WASHINGTON – Black women are making the most significant gains in employment but still lag behind Whites, according to the Labor Department.
The most recent jobs report from the Bureau of Labor Statistics show that the unemployment rate for Black women, 20 and older, dropped from 12.3 percent in March to 10.8 percent in April, a decline of 1.5 percent. More significantly, the jobless rate for Black women has fallen 3 percentage points over the past five months, the largest decline for any demographic over that period.
The unemployment rate for White women, 20 and older has remained flat at 6.8 percent from last December to April, but that stagnant rate is still four percentage points better than the current rate for Black women. The jobless rate for Black men fell to 13.6 percent to 15.7 percent over the same period, but some economists warn that those figures could be misleading.
“There are two things driving down the unemployment rate,” said Steven Pitts, labor policy specialist at the University of California-Berkeley’s Labor Center. “The improvement in job prospects and simultaneously some Black men dropping out of the labor force.”
When people quit looking for work, they are no longer counted as unemployed. Consequently, the labor force shrinks, causing the unemployment rate to go down. The unemployment rate for Blacks fell from 14 percent in March to 13 percent in April.
“The unemployment rate might look like an improvement, but it’s really just people giving up,” explained Algernon Austin, director of the Race, Ethnicity, and the Economy program at the Economic Policy Institute.
In a 2011 study, the National Women’s Law Center found that Black women lost 233,000 jobs between December 2007 and June 2009, then lost another 258,000, 491,000 between June 2009 and June 2011. Black men only lost 477,000 over that period.
According to the study, not only are Black women a majority of the African-American workforce (53.4 percent), they head a majority of the Black families with children.
More Black women are the heads of households now, “So they have to work, “ explained Maudine Cooper, president of the Greater Washington Urban League. “They’ll often accept less money than a man would be making in the same job.”
A 2012 study on the pay gap conducted by the American Association of University Women found that women working full-time earned just 77 cents to every dollar earned by a man. Black women working full-time make just 70 cents for every dollar White men make and 91 cents for every dollar Black men bring home. White women, on the other hand, received 82 cents for every dollar a White man earns. White men are often used as a benchmark, because at this time they are the largest demographic group in the labor force.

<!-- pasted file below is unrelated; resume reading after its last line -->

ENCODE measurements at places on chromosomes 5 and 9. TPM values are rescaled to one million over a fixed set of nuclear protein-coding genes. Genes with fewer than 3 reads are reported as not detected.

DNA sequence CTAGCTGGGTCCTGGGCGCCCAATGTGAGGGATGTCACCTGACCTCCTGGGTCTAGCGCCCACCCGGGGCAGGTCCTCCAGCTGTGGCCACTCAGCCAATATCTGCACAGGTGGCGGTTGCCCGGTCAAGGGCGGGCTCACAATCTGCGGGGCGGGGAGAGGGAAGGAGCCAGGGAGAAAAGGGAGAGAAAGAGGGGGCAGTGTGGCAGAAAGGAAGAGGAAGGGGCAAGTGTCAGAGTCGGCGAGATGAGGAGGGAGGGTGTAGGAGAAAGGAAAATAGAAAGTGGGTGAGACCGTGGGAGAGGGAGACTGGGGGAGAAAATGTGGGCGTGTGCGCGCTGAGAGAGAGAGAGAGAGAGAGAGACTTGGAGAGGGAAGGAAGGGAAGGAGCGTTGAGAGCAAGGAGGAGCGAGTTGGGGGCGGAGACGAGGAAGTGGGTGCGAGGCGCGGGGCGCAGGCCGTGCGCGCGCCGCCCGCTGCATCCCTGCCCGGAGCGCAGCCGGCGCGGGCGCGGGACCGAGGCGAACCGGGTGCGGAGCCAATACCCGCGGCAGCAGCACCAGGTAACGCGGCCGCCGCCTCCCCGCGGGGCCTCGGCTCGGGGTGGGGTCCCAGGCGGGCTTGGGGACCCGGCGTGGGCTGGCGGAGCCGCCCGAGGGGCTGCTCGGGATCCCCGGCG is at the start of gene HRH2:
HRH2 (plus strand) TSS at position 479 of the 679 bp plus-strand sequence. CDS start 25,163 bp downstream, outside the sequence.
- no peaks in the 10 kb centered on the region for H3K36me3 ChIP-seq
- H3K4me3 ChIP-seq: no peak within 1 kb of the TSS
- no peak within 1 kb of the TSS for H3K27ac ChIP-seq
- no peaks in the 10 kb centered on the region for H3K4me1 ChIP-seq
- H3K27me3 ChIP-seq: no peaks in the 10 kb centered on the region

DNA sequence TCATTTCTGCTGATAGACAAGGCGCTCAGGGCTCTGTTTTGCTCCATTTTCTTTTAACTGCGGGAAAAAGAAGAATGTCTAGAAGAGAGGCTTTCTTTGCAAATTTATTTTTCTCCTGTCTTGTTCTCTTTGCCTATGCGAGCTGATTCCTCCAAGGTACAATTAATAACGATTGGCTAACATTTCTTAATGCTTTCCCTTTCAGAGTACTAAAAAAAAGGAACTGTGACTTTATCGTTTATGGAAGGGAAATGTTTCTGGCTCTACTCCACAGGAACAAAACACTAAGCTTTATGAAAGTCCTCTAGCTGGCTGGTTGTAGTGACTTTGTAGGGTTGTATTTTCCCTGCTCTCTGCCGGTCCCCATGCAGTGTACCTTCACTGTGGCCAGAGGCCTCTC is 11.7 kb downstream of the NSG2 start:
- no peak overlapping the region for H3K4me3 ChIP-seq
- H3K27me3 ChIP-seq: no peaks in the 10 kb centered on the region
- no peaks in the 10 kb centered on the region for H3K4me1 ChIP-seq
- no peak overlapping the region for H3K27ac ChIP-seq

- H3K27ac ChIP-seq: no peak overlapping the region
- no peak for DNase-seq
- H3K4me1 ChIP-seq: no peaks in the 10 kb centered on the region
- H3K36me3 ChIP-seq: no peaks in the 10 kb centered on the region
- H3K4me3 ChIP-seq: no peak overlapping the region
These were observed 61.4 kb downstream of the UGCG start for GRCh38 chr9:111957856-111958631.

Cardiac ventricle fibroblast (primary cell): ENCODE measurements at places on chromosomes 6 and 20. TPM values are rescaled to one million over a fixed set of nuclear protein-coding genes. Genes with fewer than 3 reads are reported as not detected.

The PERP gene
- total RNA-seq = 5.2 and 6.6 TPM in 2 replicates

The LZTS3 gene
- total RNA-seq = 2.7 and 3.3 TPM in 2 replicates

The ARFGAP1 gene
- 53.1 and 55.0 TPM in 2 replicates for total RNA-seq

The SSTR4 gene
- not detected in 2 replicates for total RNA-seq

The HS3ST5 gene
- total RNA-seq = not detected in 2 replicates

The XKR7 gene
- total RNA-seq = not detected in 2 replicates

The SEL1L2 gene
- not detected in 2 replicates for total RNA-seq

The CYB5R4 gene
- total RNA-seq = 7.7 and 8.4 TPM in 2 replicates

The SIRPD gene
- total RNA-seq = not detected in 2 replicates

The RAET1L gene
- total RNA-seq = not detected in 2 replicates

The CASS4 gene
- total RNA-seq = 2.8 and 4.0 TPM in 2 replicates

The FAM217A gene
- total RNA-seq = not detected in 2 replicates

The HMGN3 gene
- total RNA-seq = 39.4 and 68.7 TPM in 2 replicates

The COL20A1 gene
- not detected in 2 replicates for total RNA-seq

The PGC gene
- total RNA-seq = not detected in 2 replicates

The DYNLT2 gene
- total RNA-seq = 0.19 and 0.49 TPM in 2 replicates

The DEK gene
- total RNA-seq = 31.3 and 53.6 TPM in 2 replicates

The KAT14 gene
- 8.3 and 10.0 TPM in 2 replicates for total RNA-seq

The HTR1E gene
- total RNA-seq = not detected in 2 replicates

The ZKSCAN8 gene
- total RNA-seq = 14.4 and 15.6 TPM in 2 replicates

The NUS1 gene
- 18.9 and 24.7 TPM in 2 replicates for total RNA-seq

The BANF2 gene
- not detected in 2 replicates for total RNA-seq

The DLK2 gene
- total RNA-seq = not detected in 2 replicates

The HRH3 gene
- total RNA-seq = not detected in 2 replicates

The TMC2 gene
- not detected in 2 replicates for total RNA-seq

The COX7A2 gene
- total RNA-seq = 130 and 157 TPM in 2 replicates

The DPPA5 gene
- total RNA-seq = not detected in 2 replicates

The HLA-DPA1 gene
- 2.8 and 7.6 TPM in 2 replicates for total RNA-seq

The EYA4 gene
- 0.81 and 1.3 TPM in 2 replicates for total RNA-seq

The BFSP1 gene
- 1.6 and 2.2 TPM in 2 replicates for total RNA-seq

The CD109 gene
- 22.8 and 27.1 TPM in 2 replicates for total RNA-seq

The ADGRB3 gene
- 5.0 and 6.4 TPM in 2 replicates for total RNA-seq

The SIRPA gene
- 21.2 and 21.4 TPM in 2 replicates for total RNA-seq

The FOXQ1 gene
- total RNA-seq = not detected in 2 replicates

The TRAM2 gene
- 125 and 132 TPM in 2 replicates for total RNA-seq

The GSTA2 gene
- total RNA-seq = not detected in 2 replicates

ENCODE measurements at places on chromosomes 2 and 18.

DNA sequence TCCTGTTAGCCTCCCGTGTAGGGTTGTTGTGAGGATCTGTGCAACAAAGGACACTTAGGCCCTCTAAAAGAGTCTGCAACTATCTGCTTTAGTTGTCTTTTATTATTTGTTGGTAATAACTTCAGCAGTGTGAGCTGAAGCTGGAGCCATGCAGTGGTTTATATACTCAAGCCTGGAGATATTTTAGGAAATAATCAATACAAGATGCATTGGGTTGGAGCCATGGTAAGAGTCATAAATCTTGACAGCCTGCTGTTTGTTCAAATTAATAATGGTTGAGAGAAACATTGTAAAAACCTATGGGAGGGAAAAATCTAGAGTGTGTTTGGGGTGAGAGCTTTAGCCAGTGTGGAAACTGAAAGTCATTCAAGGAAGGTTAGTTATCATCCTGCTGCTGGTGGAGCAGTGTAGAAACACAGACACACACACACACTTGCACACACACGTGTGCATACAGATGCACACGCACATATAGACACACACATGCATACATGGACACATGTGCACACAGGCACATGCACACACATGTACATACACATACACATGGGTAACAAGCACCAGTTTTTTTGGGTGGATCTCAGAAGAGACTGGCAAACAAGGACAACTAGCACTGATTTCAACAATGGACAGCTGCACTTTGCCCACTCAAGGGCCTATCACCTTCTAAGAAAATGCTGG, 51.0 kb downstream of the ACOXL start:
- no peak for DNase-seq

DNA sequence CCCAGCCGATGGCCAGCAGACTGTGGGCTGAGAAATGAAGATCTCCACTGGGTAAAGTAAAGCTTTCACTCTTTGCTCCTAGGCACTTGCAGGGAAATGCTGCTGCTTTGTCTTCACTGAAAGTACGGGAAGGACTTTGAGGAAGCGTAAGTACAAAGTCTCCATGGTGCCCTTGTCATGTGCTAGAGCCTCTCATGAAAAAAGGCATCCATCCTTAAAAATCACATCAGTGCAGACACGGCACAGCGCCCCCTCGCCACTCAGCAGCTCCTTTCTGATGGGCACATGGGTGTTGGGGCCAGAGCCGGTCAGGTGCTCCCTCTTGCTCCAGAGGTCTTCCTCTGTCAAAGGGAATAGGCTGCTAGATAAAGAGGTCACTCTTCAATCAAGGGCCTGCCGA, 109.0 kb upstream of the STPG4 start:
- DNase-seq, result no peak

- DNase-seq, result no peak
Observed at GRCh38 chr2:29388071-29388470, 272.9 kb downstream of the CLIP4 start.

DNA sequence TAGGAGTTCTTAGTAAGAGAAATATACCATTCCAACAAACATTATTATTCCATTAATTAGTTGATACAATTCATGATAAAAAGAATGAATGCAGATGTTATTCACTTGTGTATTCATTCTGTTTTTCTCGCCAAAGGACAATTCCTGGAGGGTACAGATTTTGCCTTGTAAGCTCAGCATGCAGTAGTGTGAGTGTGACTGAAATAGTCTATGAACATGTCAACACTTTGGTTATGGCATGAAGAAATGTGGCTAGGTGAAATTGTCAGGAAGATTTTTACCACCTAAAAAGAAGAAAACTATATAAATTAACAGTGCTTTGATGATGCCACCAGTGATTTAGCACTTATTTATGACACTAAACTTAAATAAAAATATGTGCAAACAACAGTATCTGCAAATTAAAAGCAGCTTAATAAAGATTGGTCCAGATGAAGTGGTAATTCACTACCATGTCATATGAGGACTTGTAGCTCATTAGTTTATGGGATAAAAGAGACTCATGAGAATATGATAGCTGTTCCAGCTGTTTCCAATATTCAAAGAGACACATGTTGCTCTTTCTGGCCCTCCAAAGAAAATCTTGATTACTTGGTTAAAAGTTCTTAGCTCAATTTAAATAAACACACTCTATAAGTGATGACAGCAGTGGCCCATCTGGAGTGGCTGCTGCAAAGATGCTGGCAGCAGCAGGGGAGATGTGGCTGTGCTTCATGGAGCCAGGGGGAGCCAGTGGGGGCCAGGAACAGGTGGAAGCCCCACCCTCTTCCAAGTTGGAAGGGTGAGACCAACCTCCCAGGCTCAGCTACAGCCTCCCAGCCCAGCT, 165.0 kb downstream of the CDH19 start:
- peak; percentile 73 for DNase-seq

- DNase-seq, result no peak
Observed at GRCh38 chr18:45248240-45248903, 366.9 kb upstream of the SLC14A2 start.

Research by Wider Opportunities for Women found that 62 percent of Black households and 66 percent of Hispanic households live on the edge of poverty. Even when working full-time, 80 percent of Black single mothers and 85 percent of Hispanic single mothers don’t make enough to make ends meet and they’re much more likely to lack economic security than White single mothers or single fathers of any racial or ethnic background.
For Cooper, a college education still remains the Black community’s strongest ally in closing the economic gap.
More than 44 percent of Black women graduate from college, compared to 33.1 percent of Black men, according to the U.S. Department of Education.
Cooper said it’s about sacrificing short-term gratification for what really matters.
“I have friends that are going to school and working,” Cooper said. “You have to do what it takes. At some point it’s over and you’ve worked hard, you’ve sweated, you’re exhausted and you’ve gotten through it and that’s the attitude everyone should have.”
That means that Black men have a lot catching up to do in an increasingly competitive job market.
A 2010 study by Georgetown University’s Center on Education and the Workforce 2018 reported that 63 percent of the jobs newly created or vacated by retiring workers will require at least some college education.
Given that Black women lead a majority of Black households and graduate from college at higher rates than Black men, their success is essential as the Black community recovers from worst economic times since the Great Depression.
At a 2011 session at Stanford University titled “Black Women and the Backlash Effect — Understanding the Intersection of Race and Gender,” visiting scholar and expert in workplace diversity Katherine Phillips said that Black women are excelling in education and entrepreneurship.
“Two-thirds of African-American college undergrads are female,” said Phillips. “And, between 2002 and 2008, the number of businesses owned by Black women rose by 19 percent – twice as fast as all other firms and generating $29 billion in sales nationwide.”
Phillips, also a professor of organizational behavior at the Kellogg School of Management at Northwestern University in Evanston, Ill., noted that Black women in the workplace are often viewed as “as independent, competent, and demanding of respect — all classic leadership traits.”
During her research Phillips found that Black women have more latitude in the roles they play at home and at work. One study found that Black women who worked outside the home were viewed positively while the same behavior by White women evoked negative reactions.
“The evidence here suggests that White women are supposed to stay in this little narrow box more so than Black women are,” said Phillips.
Although Black women are often forced to confront the dual plague of sexism and racism on the job, Phillips said that owning that identity may also have certain advantages.
She explained, “There may be a malleability that comes with being an African American woman that allows you to identify both as Black and as a woman that you might be able to use as a mechanism to make it through the world.”
By Freddie Allen
NNPA Washington Correspondent